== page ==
done. I have only to request that you will give us the 
earliest intelligence that you can obtain of his having ordered 
a British squadron to the port of Charleston ; and on an 
affidavit of the fact of one arriving there, his exequatur will 
be revoked. 

" Keep me constantly advised of all movements in bouth 
Carolina,— the marshalling troops to oppose the execution 
of the laws of the U. States, affirmed on affidavit, and I will 
forthwith use all my powers under the constitution and the 

laws to put it down. 

" with great respect 

« Y r friend 
"Andrew Jackson 
" J. R. Poinsett Esq*" 

(No. 8.) 

" Washington, March 6, 1833. 

"My Dear Sir, 

" Your letters of the 22 nd & 28 th ultimo are both before me, 
and I hasten to give you a reply by Col. Drayton, who leaves 
in the morning. 

I rejoice at the firmness lately evinced by the Union party. 
The Bill more effectually securing the collection of the 
revenue, or, as some call it, the enforcing Bill has passed the 
House of Rep's by the unparalleled majority of 102. I say 
unparalleled because it has not happened, according to my 
recollection, in the course of our legislation, that any meas- 
ure, so violently contested as this has been, has been sustained 
by such a vote. This Bill gives the death blow to Nullifica- 
tion or Secession, and, if the Nullifiers of your state have 
any regard for the Union, or the bold, but respectful ex- 
pression of the peoples determination, that the laws shall be 
executed, and that no state shall secede at her will and pleasure, 
there will be no difficulty. 

The Tariff Bill has also become a law, but was not passed 
until after the collection Bill. The passage of the Collection 
Bill proves to the world the fixed determination of Congress 
to execute, as far as their action was necessary, the laws 
passed in pursuance of the Constitution. I have always 
thought that Congress should reduce the Tariff to the wants 
of the Government, and the passage of such a Bill became 
peculiarly proper after Congress had, by the passage of 
the " enforcing' Bill, so fully shewn to the world that she 
was not to be deterred by a faction, which, if found in rebel- 
lion and treason, she was prepared to crush in an instant. 

The Life and Services of Joel R. Poinsett. 73 

" The Bill which has passed is not of the exact character 
which I would have preferred, but it is hoped that it may 
have a good effect in the South, as most, if not all, of her 
prominent men gave it their support. 

« Congress displayed, after shewing how little it regarded 
the threats of some South Carolinians a proper sense of 
justice to the people by making the reduction they did 
and to that extent, relieving the people of useless taxation.'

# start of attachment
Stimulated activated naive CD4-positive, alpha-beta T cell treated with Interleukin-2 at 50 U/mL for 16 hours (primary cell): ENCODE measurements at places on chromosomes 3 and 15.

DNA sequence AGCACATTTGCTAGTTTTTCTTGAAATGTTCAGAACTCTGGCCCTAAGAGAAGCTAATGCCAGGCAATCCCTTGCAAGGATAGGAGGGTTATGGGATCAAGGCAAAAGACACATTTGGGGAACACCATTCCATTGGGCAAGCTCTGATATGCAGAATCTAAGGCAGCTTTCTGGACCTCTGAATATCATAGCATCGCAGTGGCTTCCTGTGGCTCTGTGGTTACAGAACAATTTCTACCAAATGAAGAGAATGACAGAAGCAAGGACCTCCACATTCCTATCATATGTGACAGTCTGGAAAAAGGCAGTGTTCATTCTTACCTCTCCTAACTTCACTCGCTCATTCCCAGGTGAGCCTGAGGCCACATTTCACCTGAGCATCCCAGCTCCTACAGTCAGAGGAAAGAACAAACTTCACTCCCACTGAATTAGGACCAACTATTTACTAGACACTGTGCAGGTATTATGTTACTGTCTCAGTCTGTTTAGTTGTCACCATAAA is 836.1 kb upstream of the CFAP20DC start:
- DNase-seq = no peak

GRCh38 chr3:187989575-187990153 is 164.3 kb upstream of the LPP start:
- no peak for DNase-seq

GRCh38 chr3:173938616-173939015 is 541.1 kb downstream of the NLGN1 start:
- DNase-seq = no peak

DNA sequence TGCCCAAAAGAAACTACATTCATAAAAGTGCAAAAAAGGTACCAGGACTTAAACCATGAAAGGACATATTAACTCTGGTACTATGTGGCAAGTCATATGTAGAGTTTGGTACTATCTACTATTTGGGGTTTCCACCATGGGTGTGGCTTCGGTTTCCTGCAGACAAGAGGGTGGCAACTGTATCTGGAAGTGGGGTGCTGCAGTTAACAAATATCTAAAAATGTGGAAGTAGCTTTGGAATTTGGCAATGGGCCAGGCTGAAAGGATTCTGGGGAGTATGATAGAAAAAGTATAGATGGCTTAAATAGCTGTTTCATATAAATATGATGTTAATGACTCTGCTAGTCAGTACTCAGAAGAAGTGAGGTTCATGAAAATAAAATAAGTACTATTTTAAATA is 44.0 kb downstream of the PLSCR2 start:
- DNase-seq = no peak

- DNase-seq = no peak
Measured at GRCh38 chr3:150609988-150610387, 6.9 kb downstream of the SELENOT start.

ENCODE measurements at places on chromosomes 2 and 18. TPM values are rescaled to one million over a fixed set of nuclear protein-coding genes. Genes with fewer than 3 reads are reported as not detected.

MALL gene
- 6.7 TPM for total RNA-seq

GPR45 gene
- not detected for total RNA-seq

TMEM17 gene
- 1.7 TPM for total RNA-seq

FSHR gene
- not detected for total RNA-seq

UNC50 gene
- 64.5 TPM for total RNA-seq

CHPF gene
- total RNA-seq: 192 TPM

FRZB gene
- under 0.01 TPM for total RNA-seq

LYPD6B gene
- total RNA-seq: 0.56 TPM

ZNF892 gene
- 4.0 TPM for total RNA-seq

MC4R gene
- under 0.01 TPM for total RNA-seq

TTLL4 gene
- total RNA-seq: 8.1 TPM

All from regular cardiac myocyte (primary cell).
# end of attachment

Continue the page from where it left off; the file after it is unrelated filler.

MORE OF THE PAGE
I am happy to learn that you intend moving on pari 
?assu : with the nullification party, and that your convention 
is called to meet at Charleston to be prepared to act if 
necessary, in support of the Union. ' 

"The stake is an important one, and the retention of it 
worthy the patriots best, and noblest efforts. If lost the 
world may bid adieu to liberty and all that is dear to free- 

III L 1 1 . 

. " Should the nullifies be rash enough to attempt seces- 
sion and form a constitution and submit it to the people 
surely no one would countenance such an unauthorized act 
by voting on the question. I do not doubt but that those 
who love their country and our happy union would, in such 
event, be united to a man in their maintenance, and that 
the union convention would come forth in the majesty of 
her strength-which consists in the justice of her cause and 
the will of the people— in denunciation of such an unholv 
procedure. J 

" I have only time to say one word on the Subject of the 
union members attending the nullifying convention. Mv 
opinion is that they ought to attend, but upon this condi- 
tion that they present, with boldness and talent, the tyrannical 
wicked and unconstitutional proceedings of the JSTulliners 
to the world, in all their naked deformity. The union party 
will always gain by coming in open contact with the STulli- 

"Keason must, when exercised, always triumph over 
error. Witness Calhoun's defeat in the Senate. If the 
nullifyingconvention determine on secession, and forming a 
new constitution the Union members ought, after entering 
their solemn protest against the proceedings immediately 
withdraw, and forthwith join the Union convention, which 
ought then to issue its proclamation, or determination, to 
adhere to, and support the Union of these United States to 
the last extremity. ' 

" I must refer you to Col. Drayton for the news of the